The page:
Living With Insect Bites

A Natural Approach To Health

biting insects


Living With Insect Bites

I had a question the other day about insect bites.

Lots of insects bite, including mosquitoes, fire ants, fleas, gnats, no-see-ums, and ticks.

Most insect bites are just a nuisance.

They cause itching and redness, but are relatively harmless.

Others can be serious.

Tick bites can spread diseases like babesiosis, Lyme disease, or Rocky Mountain spotted fever.

In some places (mainly developing countries), mosquito bites may cause malaria and yellow fever, as well as viruses causing encephalitis, an inflammation of the brain.

Spiders, while not technically insects, can cause similar bites.

The black widow and brown recluse are two of the most poisonous spiders, inflicting painful and serious bites.

Bees, hornets, and yellowjackets may sting in self-defense or to subdue their prey.

There are also stings from aquatic life like jellyfish, sea anemones, and some types of coral.

To deal with insect bites it’s beneficial to:

*Drink 6-8 cups of purified water daily as it hydrates your body and flushes toxins.

*Calendula ointment is an excellent insect repellent and counterirritant.  You can also try cedar, eucalyptus, and/or tea tree oils.  These are available in oil, spray, and lotion forms.

*Citronella candles are good for repelling mosquitoes.

*Goldenseal and tea tree oil are natural insect repellants and are beneficial when applied to affected areas.

*Poultices made with lobelia and charcoal tablets (found in health food stores) are helpful for insect bites.

*Pennyroyal oil helps to repel insects (don’t use during pregnancy or for long periods of time).

*Apple cider vinegar diluted with water in a one-to-one ratio reduces skin irritations resulting from insect bites.

*For ant, mosquito, or chigger bites, wash the area thoroughly with soap and water.  For chigger bites, use a brush and scrub.  Then apply a paste made of baking soda and water.  Use cloth-wrapped ice packs if swelling occurs and, if bitten on an arm or leg, elevate the affected limb to decrease swelling.

*For tick bites, remove the tick as quickly as you can.  The sooner the tick is removed, the less chance there is of contracting any disease the tick may be carrying.  Using tweezers, grasp the head of the tick firmly, as close to your skin as possible, and pull straight back with the tweezers.  Try not to leave the head or any other part of the tick embedded in your skin.  Don’t touch the tick with your hands.  Once it’s been removed, scrub the bite with soap and water.  Don’t try to burn the tick out, or use home remedies like kerosene, turpentine, or petroleum jelly.

*Make a paste using a charcoal capsule and a few drops of goldenseal extract and place it on a piece of gauze.  Apply the gauze to the bite and cover it with a bandage.  This will draw out the poisons and give fast relief.  Do this immediately after being bitten, if possible.

*Apply calamine lotion to help relieve itching.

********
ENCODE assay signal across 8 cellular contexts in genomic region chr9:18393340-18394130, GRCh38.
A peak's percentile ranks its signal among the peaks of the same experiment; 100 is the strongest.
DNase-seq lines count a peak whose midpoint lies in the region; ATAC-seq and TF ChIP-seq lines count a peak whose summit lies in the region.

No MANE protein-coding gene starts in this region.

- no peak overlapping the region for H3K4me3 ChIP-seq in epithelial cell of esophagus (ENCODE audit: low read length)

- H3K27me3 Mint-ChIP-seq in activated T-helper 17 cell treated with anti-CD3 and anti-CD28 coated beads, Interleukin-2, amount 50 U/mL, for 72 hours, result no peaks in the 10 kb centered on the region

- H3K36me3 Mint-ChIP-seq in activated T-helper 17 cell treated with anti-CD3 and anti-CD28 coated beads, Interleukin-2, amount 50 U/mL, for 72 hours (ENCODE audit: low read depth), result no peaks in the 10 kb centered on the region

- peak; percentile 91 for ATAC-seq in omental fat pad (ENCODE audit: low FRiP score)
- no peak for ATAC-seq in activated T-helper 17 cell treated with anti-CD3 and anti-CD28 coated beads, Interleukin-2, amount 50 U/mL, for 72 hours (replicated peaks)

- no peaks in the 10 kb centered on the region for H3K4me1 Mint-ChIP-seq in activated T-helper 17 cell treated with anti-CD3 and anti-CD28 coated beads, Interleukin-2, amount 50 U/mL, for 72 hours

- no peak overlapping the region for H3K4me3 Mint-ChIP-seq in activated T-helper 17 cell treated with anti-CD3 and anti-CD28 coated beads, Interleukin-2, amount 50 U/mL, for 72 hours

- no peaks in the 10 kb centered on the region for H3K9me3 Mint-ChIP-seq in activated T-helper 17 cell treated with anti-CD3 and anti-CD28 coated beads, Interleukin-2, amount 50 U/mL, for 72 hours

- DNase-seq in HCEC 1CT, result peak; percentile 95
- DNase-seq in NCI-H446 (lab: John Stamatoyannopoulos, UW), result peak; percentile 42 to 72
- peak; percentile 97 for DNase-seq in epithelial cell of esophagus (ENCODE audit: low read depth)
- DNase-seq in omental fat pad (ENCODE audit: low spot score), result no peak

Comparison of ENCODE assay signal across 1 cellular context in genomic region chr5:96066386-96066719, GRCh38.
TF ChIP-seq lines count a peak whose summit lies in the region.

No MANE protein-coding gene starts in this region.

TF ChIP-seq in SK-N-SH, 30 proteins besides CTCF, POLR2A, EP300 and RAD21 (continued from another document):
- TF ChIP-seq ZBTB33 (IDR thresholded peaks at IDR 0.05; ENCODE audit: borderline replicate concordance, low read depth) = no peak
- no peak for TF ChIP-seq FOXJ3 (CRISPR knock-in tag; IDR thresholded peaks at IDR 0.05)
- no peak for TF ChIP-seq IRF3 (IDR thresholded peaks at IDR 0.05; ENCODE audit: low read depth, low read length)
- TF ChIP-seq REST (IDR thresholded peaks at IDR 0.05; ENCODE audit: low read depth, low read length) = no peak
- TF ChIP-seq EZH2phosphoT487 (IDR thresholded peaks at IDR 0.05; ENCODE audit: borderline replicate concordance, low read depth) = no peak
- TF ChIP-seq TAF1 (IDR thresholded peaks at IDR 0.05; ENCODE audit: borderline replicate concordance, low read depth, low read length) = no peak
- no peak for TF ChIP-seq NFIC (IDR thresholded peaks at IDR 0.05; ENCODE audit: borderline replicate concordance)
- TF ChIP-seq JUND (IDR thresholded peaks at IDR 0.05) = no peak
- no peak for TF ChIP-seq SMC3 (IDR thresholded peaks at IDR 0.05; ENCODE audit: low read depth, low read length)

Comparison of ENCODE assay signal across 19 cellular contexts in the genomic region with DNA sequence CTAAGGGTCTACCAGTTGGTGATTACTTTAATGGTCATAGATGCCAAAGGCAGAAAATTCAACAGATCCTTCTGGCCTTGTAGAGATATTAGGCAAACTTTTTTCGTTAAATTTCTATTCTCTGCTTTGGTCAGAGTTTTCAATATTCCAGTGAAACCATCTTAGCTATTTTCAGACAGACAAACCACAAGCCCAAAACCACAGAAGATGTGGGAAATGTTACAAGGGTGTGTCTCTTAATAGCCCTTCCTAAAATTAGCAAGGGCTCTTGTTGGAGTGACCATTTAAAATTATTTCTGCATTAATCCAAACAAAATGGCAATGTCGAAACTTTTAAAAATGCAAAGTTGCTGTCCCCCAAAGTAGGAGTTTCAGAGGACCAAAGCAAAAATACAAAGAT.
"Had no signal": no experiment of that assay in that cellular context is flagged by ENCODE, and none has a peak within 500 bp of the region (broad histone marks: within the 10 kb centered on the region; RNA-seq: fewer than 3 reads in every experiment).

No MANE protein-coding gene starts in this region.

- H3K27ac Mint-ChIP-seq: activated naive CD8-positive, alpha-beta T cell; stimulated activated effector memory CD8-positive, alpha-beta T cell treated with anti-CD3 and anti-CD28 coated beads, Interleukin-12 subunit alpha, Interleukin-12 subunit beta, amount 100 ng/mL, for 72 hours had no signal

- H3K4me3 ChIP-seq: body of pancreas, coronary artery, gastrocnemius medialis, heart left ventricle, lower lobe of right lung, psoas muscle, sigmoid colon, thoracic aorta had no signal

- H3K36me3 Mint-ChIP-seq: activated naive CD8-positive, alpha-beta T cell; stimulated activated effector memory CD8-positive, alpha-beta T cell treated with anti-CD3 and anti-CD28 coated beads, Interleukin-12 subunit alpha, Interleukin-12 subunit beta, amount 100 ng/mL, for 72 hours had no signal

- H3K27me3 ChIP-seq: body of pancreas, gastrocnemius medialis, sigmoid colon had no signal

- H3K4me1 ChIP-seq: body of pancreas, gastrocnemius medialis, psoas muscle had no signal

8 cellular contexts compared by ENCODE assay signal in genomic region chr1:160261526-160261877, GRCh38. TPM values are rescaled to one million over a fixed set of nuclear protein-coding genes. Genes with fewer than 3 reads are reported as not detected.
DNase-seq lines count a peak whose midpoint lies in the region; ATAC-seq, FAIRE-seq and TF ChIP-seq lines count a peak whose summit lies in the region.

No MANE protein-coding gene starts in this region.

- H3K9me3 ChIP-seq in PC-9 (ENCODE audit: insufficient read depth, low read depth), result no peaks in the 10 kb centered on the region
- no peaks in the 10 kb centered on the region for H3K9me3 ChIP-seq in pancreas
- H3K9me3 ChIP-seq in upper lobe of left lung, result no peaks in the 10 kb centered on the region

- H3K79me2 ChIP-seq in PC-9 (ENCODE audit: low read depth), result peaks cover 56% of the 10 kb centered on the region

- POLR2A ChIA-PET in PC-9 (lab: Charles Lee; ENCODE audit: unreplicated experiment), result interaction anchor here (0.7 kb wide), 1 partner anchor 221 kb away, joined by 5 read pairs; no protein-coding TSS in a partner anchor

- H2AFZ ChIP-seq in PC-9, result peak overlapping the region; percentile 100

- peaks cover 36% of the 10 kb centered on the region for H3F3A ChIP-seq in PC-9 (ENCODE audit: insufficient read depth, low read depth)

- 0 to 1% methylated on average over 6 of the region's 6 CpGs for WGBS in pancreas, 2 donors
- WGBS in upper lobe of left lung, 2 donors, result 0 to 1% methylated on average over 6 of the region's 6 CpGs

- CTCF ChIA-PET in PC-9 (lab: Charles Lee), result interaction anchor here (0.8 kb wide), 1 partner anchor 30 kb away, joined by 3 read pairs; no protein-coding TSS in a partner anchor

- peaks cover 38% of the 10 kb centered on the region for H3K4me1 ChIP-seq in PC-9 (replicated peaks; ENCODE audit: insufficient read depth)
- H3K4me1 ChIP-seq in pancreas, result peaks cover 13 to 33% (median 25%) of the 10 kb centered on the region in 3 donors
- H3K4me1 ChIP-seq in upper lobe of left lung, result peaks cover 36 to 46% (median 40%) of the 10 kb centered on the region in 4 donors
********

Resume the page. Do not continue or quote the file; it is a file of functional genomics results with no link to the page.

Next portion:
*Rub a cut onion on an insect bite to provide a powerful antioxidant treatment.

*Take a dose of homeopathic Apis mellifica promptly after a bite.  It works quickly to help prevent severe swelling.

*Dab a paste of meat tenderizer and water directly on a bite or sting.  Leave for 30 minutes, then rinse off.  Enzymes in the tenderizer draw the poison out.

*If you’ve been bitten by a spider you suspect may be a black widow or a brown recluse, seek medical attention immediately.  If possible, take the spider with you for identification.

*To avoid mosquito bites, eat fish, brown rice, blackstrap molasses, or wheat germ before spending time outside.  These foods are rich in vitamin B1 (thiamine).  Mosquitoes are repelled by the B vitamins, which are excreted through the skin, and especially by thiamine, so as an alternative, take thiamine supplements.  Carbon dioxide, estrogens, moisture, sweat, and warmth attract mosquitoes.

*To avoid many insect bites, try rubbing garlic on your skin.

*Avoid walking barefoot outside.

*Avoid all refined sugar, which causes your skin to give off a sweet smell and attract mosquitoes.

*Avoid alcoholic drinks.  Alcohol causes your skin to flush and blood vessels to dilate, which attracts mosquitoes and horseflies.

*Avoid using perfume, hair spray, and other cosmetics.  These attract insects.

*Avoid wearing bright colors – wear white clothing.  Also, wear clothing covering your arms and legs (although mosquitoes can bite through cotton clothing).

*Apply citrus juice to exposed areas to repel mosquitoes.

If you’re dealing with insect bites, try these (100% money-back guarantee):

It’s essential to use:  VitaLea, ProteinOmegaGuard, VivixAlfalfaFiberCarotoMax, FlavoMax.

It’s important to use:  Vitamin CB-Complex, Vitamin E, Zinc, Lecithin, Optiflora, Vitamin D.

It’s beneficial to use:  Garlic, NutriFeron, CoQHeart, VitalMag, GLA, Enfuselle skin care line.
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PS:  If you have any questions about insect bites, and would like to know how supplements can help, give us a call at 715-431-0657.  We’re here to help.


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